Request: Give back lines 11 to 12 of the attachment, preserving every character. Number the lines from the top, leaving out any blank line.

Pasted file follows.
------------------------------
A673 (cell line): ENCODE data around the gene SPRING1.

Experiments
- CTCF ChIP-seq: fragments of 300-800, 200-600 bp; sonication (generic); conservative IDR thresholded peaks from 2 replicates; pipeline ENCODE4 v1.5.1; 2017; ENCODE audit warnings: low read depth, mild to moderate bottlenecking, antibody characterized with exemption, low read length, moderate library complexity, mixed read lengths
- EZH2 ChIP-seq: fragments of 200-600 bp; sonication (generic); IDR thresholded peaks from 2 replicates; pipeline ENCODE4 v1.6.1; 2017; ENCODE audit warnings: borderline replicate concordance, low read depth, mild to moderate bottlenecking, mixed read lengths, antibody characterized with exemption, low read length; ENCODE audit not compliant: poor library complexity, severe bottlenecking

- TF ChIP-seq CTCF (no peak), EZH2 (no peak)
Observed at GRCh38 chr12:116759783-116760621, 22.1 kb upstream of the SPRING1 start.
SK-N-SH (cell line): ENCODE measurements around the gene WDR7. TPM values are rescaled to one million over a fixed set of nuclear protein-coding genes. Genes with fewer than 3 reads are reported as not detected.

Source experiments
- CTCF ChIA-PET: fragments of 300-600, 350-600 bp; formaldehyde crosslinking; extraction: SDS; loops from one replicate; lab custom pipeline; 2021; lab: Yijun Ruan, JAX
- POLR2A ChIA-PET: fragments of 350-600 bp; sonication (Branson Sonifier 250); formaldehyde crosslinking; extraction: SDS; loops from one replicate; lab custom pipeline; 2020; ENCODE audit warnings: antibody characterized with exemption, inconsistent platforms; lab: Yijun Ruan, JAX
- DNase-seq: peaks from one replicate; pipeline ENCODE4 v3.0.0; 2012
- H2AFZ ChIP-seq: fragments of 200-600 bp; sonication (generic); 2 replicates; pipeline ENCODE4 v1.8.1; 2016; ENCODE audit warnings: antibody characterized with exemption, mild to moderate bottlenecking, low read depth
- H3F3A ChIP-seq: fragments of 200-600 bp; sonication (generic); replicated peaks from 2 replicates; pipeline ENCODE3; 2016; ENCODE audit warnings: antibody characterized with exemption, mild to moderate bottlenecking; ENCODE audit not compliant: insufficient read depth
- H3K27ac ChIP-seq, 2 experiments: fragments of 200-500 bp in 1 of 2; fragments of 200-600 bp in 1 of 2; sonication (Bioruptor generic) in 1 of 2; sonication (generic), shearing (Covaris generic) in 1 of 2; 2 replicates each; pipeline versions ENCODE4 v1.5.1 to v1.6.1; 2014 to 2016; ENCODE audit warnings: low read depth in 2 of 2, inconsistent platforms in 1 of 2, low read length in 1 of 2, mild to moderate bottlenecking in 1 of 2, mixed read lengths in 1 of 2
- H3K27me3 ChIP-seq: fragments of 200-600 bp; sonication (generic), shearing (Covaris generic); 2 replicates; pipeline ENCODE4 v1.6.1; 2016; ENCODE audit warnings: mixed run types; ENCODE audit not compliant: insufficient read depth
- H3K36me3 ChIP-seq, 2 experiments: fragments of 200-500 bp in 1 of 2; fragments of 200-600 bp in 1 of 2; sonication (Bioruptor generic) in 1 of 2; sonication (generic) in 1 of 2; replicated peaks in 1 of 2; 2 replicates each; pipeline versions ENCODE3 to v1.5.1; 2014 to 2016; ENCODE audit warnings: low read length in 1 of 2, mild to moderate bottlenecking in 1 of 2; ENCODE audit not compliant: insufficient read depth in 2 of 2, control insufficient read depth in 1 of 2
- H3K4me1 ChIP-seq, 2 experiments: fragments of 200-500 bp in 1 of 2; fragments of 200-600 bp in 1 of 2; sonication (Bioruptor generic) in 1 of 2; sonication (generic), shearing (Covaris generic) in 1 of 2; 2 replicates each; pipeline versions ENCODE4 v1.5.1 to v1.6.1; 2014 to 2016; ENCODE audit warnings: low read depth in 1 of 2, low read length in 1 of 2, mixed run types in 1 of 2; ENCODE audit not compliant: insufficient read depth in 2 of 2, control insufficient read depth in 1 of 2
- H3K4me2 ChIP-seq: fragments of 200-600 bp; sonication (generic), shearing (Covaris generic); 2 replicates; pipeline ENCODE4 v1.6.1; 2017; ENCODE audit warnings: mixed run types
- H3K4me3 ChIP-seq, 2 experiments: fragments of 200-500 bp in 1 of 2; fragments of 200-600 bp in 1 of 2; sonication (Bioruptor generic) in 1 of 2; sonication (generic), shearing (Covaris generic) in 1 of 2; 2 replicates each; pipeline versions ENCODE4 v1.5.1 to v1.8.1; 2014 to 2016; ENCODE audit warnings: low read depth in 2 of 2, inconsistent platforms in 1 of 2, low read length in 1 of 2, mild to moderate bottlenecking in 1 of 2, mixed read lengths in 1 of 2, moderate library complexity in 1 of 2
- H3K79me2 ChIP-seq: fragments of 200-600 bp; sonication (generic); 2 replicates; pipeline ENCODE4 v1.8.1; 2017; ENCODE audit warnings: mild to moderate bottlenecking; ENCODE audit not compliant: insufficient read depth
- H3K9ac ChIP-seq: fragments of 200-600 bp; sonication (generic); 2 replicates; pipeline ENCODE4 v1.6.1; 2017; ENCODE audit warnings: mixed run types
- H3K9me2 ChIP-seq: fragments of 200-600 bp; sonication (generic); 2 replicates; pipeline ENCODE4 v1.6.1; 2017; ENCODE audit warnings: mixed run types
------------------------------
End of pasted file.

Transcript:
- DNase-seq: peaks from one replicate; pipeline ENCODE4 v3.0.0; 2012
- H2AFZ ChIP-seq: fragments of 200-600 bp; sonication (generic); 2 replicates; pipeline ENCODE4 v1.8.1; 2016; ENCODE audit warnings: antibody characterized with exemption, mild to moderate bottlenecking, low read depth